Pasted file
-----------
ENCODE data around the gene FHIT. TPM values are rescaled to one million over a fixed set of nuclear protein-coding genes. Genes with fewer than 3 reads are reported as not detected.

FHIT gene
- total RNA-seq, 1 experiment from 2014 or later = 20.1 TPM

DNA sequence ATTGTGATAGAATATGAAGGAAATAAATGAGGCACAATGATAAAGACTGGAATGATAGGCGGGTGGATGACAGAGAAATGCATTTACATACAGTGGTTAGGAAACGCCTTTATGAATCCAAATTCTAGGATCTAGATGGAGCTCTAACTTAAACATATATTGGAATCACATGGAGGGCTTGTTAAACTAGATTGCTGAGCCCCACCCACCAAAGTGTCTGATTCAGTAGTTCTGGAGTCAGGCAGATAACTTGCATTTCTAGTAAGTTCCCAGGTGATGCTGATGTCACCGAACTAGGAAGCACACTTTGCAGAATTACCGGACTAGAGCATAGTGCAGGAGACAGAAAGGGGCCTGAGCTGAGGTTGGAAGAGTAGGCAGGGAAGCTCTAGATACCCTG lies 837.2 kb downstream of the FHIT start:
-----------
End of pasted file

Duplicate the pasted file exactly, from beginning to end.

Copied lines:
ENCODE data around the gene FHIT. TPM values are rescaled to one million over a fixed set of nuclear protein-coding genes. Genes with fewer than 3 reads are reported as not detected.

FHIT gene
- total RNA-seq, 1 experiment from 2014 or later = 20.1 TPM

DNA sequence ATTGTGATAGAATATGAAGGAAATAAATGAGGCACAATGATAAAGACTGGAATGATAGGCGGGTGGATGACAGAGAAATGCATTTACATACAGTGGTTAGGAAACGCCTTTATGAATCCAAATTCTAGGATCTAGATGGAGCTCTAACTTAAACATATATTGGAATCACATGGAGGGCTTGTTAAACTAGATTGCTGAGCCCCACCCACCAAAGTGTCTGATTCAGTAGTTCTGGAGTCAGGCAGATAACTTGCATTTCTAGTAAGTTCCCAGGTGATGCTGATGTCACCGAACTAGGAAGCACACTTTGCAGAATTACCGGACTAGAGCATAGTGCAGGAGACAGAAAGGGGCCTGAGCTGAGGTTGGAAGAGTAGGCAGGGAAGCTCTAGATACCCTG lies 837.2 kb downstream of the FHIT start: